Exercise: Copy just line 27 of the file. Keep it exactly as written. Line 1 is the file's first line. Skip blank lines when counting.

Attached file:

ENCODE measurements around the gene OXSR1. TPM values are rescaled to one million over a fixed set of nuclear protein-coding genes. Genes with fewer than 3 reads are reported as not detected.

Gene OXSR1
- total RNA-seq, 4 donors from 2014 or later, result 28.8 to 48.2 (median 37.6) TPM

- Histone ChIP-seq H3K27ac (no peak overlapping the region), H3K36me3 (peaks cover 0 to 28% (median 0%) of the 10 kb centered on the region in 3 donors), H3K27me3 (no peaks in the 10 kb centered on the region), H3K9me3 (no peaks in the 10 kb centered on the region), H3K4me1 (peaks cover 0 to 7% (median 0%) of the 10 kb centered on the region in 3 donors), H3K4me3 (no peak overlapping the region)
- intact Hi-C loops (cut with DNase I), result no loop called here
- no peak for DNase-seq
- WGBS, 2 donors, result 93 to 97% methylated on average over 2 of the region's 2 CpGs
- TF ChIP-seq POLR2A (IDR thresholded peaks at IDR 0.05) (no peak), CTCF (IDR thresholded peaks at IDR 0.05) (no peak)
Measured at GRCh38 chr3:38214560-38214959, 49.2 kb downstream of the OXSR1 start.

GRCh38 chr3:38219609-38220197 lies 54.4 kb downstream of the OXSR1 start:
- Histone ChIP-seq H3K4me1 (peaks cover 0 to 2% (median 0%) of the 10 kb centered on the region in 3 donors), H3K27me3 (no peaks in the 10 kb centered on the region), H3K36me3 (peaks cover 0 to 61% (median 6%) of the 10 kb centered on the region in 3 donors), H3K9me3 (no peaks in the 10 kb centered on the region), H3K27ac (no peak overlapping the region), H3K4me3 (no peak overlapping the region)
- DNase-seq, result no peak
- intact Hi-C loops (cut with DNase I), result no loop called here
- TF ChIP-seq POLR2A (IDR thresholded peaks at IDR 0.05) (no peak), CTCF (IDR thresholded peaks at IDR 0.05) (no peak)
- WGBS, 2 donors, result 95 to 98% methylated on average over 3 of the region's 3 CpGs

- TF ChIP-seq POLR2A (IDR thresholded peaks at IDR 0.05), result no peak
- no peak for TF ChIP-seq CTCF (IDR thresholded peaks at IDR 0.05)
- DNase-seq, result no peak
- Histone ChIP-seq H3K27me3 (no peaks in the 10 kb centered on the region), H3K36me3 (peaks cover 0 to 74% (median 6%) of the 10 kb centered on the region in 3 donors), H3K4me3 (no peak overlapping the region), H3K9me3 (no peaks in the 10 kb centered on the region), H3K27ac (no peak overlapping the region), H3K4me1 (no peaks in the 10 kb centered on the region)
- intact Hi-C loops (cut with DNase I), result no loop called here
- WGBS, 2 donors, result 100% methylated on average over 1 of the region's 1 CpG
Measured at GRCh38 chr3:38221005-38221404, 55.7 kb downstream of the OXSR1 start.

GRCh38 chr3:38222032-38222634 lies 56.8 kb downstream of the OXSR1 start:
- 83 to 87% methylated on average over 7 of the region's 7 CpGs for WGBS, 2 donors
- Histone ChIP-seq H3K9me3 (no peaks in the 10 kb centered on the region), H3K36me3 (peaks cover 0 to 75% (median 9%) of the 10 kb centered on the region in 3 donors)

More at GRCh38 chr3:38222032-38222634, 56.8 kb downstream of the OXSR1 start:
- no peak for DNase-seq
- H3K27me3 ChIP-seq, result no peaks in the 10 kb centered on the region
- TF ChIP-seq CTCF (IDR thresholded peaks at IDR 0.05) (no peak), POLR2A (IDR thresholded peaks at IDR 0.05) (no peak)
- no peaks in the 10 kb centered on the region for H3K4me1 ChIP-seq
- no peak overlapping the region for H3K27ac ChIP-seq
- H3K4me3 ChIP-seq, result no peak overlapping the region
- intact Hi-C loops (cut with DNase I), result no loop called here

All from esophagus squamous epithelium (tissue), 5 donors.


- no peak for DNase-seq